Beijing Formulates AI Principles – Do they Mean Anything?

June 5, 2019 | by Srivats Shankar
In what potentially appears to be an eyewash, especially from a country known for mass surveillance through AI, now comes a set of AI principles

What is the Beijing Academy for Artificial Intelligence?

The Beijing Academy for Artificial Intelligence has released its set of AI Principles. As a governmental organization, the development of a set of AI principles seems unusual to say the least. It is formulated under the “Beijing Zhiyuan Action Plan”. It was officially released in November 2018. The goal of the action plan is to encourage and establish a culture of innovation in the field of AI within China. As part of this mandate, certain applications like policy measures, safety, and legal regulations are being contemplated. The goal of the initiative is to conduct these measures alongside the development of AI models for economic and social development.

The action plan was established by the Ministry of Science and Technology along with the Beijing Municipal Government. It is a developmental organization, which shares ties with many universities in China and corporations like Baidu and Xiaomi. Based on the information provided on their website (as translated), the goal is to promote innovation and disruptive breakthroughs. The aim to become leaders in the field of AI, by inculcating talent and innovation. They primarily have four key tasks – to promote innovation and establish high-level joint initiatives, promote and foster the development of disruptive achievements, gather high-level talent, and create an innovative ecosystem for AI.

What do the Principles Establish?

Like all principles, it is unlikely that these would be binding in any capacity. However, they are interesting, given that they are developed and interpreted in the context of China and its role in seeking dominance in the field of AI.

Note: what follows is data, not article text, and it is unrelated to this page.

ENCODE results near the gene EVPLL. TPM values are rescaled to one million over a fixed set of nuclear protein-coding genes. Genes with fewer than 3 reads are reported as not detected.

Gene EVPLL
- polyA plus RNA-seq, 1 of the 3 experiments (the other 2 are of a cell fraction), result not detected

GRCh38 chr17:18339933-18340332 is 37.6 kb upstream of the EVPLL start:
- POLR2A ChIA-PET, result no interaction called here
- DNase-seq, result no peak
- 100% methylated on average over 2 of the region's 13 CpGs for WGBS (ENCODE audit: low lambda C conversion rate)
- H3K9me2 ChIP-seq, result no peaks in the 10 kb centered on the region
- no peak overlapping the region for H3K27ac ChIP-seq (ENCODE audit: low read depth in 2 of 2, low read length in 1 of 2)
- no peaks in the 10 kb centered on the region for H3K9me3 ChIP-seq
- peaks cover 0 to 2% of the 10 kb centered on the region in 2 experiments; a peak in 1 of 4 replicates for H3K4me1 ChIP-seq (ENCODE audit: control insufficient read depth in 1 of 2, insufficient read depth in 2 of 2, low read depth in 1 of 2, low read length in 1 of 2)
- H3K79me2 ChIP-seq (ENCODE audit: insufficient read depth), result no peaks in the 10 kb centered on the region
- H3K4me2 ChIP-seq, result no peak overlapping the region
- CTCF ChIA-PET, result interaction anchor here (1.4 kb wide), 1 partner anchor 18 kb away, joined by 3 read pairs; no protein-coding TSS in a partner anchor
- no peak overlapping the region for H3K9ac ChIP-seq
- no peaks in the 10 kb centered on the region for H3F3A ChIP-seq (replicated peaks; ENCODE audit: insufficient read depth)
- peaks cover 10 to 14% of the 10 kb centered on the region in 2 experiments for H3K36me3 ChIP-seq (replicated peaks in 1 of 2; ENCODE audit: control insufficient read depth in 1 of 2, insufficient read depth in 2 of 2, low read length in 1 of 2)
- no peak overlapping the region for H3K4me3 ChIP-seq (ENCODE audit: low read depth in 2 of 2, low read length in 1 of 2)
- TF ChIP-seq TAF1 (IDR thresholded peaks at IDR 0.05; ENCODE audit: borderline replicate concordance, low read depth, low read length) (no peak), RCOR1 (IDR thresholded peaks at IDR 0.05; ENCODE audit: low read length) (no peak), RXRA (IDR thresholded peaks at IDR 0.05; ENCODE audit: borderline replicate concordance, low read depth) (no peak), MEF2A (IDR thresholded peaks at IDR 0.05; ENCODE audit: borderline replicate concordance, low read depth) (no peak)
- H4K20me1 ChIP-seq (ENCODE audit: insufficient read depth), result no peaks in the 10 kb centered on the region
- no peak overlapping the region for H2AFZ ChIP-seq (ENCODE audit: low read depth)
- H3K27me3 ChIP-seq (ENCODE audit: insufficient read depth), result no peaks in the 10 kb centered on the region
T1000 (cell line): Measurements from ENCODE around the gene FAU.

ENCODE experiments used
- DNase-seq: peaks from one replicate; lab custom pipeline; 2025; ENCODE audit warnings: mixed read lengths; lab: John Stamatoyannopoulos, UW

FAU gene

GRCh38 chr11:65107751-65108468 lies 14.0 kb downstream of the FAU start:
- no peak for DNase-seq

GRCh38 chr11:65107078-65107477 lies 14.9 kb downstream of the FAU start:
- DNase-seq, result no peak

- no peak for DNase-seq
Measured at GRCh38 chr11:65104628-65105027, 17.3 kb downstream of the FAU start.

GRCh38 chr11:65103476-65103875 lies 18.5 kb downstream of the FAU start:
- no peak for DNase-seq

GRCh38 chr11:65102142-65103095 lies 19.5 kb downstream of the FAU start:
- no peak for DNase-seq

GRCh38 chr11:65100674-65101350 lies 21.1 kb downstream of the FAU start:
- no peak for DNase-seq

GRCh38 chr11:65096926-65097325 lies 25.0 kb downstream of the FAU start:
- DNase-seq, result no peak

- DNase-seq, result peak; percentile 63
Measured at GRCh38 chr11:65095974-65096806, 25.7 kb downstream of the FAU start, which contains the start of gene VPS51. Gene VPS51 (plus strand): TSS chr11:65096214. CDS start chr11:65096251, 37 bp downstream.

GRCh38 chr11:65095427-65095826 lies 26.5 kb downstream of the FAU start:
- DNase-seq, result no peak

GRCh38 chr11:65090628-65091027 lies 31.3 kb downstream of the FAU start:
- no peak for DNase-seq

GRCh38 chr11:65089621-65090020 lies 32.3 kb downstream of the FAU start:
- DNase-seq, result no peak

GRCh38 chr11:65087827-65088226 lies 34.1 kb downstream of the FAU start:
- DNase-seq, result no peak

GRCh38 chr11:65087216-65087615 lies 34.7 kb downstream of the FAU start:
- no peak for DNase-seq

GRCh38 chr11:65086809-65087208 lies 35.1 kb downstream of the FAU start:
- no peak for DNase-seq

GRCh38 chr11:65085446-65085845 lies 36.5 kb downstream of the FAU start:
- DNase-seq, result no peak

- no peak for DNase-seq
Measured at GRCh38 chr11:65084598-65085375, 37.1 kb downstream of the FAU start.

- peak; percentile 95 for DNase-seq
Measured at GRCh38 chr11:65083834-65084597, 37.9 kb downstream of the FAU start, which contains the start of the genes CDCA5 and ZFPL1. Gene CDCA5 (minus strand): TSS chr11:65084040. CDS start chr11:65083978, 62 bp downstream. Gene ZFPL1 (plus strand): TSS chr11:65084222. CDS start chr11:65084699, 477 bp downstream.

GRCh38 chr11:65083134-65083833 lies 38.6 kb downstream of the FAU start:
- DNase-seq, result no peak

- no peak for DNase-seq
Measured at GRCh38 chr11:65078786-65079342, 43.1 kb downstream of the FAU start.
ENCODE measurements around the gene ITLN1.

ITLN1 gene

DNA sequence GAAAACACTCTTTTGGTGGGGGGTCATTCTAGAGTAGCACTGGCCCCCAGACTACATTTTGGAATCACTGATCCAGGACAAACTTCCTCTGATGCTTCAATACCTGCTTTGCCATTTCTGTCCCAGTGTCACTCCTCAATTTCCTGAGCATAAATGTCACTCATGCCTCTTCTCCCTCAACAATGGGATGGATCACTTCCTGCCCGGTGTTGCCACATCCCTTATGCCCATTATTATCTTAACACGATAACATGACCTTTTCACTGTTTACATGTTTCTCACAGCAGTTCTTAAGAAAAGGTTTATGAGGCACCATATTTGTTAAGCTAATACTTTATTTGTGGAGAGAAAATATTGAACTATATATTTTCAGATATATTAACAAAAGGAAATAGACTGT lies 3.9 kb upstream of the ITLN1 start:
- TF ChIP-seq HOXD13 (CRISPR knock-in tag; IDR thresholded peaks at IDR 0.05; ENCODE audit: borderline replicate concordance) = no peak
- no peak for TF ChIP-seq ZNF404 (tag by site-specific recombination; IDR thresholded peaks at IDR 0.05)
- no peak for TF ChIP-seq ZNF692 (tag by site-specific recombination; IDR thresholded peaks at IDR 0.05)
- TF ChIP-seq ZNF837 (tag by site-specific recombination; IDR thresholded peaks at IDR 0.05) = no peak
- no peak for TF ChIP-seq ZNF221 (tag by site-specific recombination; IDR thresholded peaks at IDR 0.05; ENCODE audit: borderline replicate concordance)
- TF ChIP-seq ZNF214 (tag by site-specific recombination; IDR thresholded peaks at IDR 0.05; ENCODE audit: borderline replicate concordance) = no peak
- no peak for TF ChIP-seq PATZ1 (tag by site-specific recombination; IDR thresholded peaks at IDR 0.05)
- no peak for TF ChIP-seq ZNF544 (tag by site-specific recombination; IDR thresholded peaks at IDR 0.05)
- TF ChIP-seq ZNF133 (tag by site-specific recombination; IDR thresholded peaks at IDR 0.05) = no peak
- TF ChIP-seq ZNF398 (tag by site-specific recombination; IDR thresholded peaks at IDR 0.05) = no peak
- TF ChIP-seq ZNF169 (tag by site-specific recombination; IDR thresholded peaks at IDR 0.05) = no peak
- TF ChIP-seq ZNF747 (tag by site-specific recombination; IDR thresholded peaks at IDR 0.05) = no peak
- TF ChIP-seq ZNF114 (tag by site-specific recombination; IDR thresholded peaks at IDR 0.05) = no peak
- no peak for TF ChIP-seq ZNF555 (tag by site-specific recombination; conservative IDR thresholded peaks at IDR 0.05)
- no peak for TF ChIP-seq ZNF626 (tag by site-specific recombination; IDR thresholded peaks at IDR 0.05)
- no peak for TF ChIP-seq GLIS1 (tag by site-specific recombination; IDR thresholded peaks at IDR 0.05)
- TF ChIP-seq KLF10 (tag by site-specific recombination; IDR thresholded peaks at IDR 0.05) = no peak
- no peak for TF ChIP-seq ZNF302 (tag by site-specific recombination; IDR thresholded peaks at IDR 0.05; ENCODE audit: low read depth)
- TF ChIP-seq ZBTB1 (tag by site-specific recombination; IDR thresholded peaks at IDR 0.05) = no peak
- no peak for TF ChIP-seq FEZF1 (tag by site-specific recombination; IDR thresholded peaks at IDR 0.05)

The Principles, known as the “Beijing AI Principles”, open by stating that the development of AI concerns the future of society and the principles as stated are for the purpose of developing a shared human community and providing benefit to humankind.

The principles are divided into three sections.

Research and Development

The recommendation of the principles is that any R&D involving AI should be for the purpose of doing good, that is to progress human civilization and sustained the development. The research should be for serving humanity and human values of dignity, freedom, autonomy and human rights. The use of AI should be responsible and there should be safeguards to control risks. This is accompanied by a requirement to be ethical, diverse and inclusive, and to share findings of research.

What the ambit of these rights and ethics are remain questionable. For example, the recent Uighur crisis in China involving massive surveillance and suppression of indigenous culture and literature goes against these freedoms is generally understood by the international community. They would even largely go against the requirements of the UDHR. However, the activities of the state continue to remain largely unchecked. As a result, the broad-based understanding of these terms may largely manifest in no significant outcome for the state.